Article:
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SXSW Panel – Time Traveling: Interfaces for Geotemporal Visualization

Panel – Time Traveling: Interfaces for Geotemporal Visualization moderated by Adam Rabinowitz, Asst ProfessorUniversity of Texas

Summary:
Displaying geography alone is easy: interactive maps are more and more a part of our everyday lives. Displaying time alone is easy: we are all familiar with charts and animations that show the passage of time. It is increasingly common to display time and space together in a single visual interface as well, but this combination has raised a number of new questions. There are few conventions or standards for geotemporal visualization, and we are still discovering which approaches are most effective for which datasets. Focusing particularly on historical data, this panel will explore issues in the modeling and visualization of geotemporal information, presenting existing approaches and discussing new trends.

Notes:

  • Presentation Materials
  • Resources
  • How do we tell the stories that are going on now?
  • Nicholas Rabinowitz
    • Data visualization uses visual elements to represent data
    • Two uses of data visualization – Presentation and Analysis
    • Good data visualization means making tradoffs between presentation and analysis
    • Time being represented as a line on the map, with text labels. Magellian’s route visualized, but with only a simple line defining his route, the users can’t see any time-related data.
    • Time as map data – points on a map of date of incorporation of new england downs – hard to take two towns and compare data of founding
    • Small multiples – lots of little maps of date of incorporation of new england downs.
    • Animation – very logical, map time to time. great for presentations
    • Linked map & time representations – explorers plotted as points on google map
    • A lot of well fleshed out visualizations combine multiple visualization methots – example – Trulia Hindsight
    • Nicholas’ full presentation (link coming soon)
  • Ana Boa-Ventura – Co-Founder – media shots
    • “Emotions are the blue that causes history to stick”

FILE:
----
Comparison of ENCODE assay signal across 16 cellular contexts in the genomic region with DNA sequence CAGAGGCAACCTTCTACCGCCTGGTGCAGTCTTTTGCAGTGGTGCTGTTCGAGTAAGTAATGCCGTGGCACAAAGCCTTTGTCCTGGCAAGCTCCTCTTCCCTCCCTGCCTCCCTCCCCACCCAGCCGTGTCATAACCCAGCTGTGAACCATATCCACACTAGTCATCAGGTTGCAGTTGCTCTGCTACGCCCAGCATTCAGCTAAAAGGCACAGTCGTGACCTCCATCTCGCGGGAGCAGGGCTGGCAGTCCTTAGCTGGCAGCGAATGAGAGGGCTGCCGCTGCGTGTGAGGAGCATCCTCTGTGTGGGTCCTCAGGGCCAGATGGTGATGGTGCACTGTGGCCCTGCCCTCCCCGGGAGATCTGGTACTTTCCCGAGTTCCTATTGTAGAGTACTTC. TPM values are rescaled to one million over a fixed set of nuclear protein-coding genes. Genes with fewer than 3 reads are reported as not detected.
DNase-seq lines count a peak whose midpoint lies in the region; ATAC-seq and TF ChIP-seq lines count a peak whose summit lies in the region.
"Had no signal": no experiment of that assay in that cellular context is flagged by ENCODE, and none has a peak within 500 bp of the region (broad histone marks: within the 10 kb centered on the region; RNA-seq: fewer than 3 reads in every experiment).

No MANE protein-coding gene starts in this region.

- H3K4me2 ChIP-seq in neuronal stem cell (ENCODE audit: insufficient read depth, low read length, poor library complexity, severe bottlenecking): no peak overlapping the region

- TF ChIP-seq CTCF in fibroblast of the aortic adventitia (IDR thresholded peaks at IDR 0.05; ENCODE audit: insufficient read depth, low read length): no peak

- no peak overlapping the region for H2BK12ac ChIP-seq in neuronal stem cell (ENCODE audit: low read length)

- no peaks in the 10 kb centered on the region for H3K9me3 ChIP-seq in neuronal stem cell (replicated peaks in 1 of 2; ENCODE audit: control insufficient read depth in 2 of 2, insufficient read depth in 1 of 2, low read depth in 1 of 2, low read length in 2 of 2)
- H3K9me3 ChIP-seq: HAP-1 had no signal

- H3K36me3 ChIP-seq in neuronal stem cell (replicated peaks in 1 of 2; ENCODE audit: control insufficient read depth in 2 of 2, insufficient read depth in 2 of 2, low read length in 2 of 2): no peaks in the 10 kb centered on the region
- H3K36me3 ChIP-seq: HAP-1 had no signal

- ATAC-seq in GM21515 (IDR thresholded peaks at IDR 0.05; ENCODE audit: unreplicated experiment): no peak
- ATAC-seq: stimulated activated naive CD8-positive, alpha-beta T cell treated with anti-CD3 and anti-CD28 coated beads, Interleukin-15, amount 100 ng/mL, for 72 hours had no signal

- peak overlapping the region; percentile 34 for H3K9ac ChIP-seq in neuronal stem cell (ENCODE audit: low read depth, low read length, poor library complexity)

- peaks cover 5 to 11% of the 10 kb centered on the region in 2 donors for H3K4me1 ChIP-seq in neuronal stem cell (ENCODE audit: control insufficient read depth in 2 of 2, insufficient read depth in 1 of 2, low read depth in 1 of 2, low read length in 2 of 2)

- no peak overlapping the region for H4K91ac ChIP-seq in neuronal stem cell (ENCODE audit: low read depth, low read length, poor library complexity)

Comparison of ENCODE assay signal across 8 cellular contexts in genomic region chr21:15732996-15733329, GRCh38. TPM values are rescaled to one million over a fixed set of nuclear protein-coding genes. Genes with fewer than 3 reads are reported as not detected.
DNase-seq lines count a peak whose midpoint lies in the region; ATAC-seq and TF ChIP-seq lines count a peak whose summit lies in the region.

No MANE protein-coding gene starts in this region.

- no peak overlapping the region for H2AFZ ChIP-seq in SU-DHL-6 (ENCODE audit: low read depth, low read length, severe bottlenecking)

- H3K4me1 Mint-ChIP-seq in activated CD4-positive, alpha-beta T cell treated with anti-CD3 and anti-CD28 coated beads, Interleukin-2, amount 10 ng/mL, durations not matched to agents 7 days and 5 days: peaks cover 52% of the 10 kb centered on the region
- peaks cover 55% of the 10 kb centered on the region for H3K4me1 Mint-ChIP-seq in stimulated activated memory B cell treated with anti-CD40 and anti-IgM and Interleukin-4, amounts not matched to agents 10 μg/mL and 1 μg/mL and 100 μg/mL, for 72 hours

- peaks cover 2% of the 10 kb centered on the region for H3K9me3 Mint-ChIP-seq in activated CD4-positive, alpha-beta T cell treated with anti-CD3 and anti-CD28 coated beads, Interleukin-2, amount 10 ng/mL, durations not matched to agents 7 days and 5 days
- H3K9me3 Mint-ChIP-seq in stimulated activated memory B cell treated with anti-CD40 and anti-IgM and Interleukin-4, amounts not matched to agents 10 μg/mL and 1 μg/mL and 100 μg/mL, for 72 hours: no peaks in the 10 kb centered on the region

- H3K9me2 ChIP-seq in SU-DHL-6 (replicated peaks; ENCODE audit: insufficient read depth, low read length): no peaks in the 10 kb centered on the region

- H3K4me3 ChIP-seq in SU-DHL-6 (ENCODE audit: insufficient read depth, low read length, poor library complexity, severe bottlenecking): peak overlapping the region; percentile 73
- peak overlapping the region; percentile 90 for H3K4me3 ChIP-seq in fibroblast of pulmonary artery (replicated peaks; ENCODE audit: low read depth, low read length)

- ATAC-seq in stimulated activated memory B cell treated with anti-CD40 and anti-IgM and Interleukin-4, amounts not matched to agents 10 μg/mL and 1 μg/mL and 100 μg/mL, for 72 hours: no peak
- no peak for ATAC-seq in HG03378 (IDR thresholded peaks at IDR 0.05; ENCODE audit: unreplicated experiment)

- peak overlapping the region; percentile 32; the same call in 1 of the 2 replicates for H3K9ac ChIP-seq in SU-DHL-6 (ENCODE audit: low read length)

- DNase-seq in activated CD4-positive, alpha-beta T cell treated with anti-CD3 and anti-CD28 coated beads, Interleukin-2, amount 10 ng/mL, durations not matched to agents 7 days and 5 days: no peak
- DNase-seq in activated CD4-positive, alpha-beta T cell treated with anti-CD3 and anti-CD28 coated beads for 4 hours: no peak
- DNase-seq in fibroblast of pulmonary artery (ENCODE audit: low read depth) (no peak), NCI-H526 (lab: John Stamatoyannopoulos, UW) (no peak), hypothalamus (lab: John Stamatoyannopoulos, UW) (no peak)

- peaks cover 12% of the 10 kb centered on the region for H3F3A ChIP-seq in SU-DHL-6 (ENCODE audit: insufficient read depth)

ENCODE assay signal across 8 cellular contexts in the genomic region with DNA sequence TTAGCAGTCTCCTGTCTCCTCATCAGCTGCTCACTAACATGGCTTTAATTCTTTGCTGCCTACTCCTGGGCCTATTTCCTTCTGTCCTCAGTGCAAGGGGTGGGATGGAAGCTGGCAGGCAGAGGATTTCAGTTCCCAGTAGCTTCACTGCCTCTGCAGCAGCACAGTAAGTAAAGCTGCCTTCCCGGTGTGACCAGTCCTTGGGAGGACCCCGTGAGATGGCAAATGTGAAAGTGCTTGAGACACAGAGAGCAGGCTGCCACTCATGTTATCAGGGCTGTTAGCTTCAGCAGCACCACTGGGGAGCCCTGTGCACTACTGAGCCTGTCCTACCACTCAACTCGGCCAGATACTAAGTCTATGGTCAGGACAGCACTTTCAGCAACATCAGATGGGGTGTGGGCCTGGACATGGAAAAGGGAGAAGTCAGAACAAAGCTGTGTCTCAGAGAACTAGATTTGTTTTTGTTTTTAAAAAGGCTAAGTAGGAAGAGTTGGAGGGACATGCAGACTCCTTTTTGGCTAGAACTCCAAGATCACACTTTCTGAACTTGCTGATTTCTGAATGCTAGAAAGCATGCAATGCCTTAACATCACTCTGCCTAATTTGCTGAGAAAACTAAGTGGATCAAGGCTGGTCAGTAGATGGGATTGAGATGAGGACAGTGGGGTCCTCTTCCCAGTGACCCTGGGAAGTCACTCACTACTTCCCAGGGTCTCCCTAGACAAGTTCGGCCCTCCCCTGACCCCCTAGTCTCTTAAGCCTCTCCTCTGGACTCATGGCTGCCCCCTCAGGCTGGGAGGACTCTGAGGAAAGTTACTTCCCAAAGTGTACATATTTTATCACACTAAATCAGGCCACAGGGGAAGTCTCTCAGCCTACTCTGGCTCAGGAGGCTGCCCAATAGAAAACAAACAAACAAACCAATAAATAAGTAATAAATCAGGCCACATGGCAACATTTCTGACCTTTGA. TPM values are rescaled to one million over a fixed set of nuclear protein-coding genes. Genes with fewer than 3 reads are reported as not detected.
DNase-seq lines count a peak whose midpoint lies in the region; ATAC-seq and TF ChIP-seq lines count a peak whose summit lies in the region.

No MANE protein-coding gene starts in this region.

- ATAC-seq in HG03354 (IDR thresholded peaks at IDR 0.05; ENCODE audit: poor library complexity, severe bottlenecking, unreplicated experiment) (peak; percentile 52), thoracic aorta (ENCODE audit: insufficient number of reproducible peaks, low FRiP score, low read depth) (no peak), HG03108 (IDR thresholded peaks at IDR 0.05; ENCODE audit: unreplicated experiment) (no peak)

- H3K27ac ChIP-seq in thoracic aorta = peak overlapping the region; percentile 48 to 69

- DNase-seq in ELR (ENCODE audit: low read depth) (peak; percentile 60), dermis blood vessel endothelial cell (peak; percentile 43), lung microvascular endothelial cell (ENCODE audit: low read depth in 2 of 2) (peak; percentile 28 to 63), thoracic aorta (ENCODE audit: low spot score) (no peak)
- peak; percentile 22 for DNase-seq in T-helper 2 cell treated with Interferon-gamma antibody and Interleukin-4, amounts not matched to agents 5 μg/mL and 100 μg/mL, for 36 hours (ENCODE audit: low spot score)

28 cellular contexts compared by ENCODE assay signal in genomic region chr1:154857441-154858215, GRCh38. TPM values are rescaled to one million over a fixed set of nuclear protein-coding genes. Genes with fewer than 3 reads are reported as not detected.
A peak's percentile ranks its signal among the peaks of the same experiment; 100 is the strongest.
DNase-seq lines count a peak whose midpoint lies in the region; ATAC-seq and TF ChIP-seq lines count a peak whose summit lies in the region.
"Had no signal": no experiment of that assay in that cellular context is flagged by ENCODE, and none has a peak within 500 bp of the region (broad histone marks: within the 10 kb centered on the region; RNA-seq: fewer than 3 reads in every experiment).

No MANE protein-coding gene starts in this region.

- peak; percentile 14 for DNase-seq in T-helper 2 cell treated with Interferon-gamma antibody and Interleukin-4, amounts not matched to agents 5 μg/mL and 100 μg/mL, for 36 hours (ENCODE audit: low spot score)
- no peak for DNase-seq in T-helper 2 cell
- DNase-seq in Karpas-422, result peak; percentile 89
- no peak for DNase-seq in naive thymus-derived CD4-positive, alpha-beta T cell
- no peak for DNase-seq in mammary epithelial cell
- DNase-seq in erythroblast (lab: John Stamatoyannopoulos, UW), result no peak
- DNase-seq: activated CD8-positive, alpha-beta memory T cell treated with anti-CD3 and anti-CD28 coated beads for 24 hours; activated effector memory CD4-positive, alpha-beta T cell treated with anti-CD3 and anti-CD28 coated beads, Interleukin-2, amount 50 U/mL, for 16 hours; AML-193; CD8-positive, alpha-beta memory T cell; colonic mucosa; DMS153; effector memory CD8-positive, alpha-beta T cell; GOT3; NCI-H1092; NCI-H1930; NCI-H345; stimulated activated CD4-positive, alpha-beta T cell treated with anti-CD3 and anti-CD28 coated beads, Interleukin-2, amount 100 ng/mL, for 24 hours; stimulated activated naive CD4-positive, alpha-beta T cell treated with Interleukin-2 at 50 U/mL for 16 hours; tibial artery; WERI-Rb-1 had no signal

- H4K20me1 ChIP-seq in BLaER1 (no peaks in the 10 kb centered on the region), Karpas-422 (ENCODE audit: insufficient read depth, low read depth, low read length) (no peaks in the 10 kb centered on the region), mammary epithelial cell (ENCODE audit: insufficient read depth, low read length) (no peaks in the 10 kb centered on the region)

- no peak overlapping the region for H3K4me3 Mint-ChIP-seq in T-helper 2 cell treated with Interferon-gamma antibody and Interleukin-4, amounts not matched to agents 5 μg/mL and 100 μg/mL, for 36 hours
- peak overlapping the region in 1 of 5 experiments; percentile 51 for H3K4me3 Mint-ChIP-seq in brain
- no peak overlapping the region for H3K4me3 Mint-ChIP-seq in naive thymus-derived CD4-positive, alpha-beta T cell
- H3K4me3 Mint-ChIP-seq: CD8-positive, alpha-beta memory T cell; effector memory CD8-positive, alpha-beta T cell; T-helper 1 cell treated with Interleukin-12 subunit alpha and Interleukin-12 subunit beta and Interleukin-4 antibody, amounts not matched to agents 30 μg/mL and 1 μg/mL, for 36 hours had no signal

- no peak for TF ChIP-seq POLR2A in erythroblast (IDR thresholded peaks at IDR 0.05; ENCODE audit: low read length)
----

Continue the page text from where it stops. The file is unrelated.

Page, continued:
• Trust and reputation – where does this problem arise in geotemporal visualization?
    • Honestly.com – one way to verify identity, in order to build online trust
    • Tao of Journalism seal – transparent accountable open
    • Netflix (?) – put an award out to anybody who could improve recommendation systems.
  • Ryan Shaw – Asst ProfessorUniversity of North Carolina at Chapel Hill
    • Visualizations are constrained by the data we have. If we want richer visualizations, we need richer data
    • Events, and not dates, are what have the most significance for visualizations over time
    • What should a data model for events look like?
    • Wikipedia thinks it’s a box – wikipeda block of text, and picture. Boring. We can do better
    • Better to think of events as a block, like a falling tetris block, and can fit in to the overall picture. But unlike a tetris block, events don’t have a natural state. Shapes of events change as stories change. We can understand this better if we make analogy with time and space.
    • Stories are analogies to an itinerary through space
    • Examples – https://www.flickr.com/photos/walkingsf/4671581511/
    • Example – Neighborhoods project – https://hood.theory.org
  • Irene Ros – Visualization Research DeveloperIBM Research
    • What are we excluding when we have such great access to visualization tools?
    • Egyptian Revolution is a great example
    • Trendsmap – visualization of the egypt hash tag
Locals and Tourists #3 (GTWA #4): San Francisco Blue pictures are by locals. Red pictures are by tourists. Yellow pictures might be by either. Base map © OpenStreetMap, CC-BY-SA
The Neighborhood Project is creating a map of city neighborhoods based on the collective opinions of internet users. Addresses and neighborhood data are translated into latitude and longitude values, and then drawn on the map. The address and neighborhood data are collected from housing posts on craigslist, and from people filling out the form below. The coordinates are generated using the free geocoder.us. The map is from the TIGER/Line US Census data. Our first city is San Francisco, but we will add more soon. Or you can download the software and make your own.

Trendsmap.com is a real-time mapping of Twitter trends across the world.

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